And since the founding of NATO, the UK has been vital to keeping the transatlantic bond strong. Today, some are questioning the strength of that bond. Allies have their differences on issues like trade, climate change and the Iran nuclear deal.
But we have had differences before and the lesson of history is that we overcome these differences, every time. We have continued to unite around our common goal. To defend and protect each other. And that is exactly what NATO is doing today.
So once again, Prime Minister, thank you for your leadership in the Alliance.
Theresa May [Prime Minister of United Kingdom]: Take some questions from the media. Carl?
Question [ITV News]: Thank you, Prime Minister. Carl Didden from ITV News. Were you annoyed by reports that you had questioned whether Britain really needed to play the military role in the world that it does now? And are you committed to finding the extra money that is needed to fund the defence equipment plan?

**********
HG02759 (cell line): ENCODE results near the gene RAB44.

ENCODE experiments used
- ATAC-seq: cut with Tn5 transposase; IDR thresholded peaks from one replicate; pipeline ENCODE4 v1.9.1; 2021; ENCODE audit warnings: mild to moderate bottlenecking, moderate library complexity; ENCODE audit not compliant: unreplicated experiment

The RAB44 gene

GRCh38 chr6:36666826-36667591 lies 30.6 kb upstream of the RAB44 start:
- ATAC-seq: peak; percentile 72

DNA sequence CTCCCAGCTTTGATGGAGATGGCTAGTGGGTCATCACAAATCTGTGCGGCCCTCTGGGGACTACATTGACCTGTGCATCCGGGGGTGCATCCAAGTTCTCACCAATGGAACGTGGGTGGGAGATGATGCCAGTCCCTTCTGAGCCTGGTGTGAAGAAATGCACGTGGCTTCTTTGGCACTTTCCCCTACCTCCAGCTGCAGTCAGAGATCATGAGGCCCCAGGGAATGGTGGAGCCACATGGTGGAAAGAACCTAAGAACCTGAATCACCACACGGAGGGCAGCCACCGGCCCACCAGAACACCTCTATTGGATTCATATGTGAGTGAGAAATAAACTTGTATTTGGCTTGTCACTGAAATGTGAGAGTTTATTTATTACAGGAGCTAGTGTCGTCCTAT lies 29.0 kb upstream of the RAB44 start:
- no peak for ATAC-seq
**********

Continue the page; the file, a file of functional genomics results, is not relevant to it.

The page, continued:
And Secretary General, if I may, do you think Britain needs to spend a bit more to fund its equipment plan?
Theresa May [Prime Minister of United Kingdom]: Well first of all, as you’ve just heard from Jens, the United Kingdom is a leading nation, a leading member of the NATO Alliance. We’re a leading defence nation and that will continue. We are, if you just look at our defence budget, actually we're the second biggest defence budget in NATO. We're the biggest defence budget in Europe. And we have committed to significant funds, £179billion of spend on new equipment over the next decade or so. And we are also ensuring, as we've just heard, we need to look as NATO is modernising, to look, to make sure it has the capabilities for the threats of today and tomorrow. That is what we will be doing in looking at our modernising defence programme. We're a leading defence nation and we will continue to be so.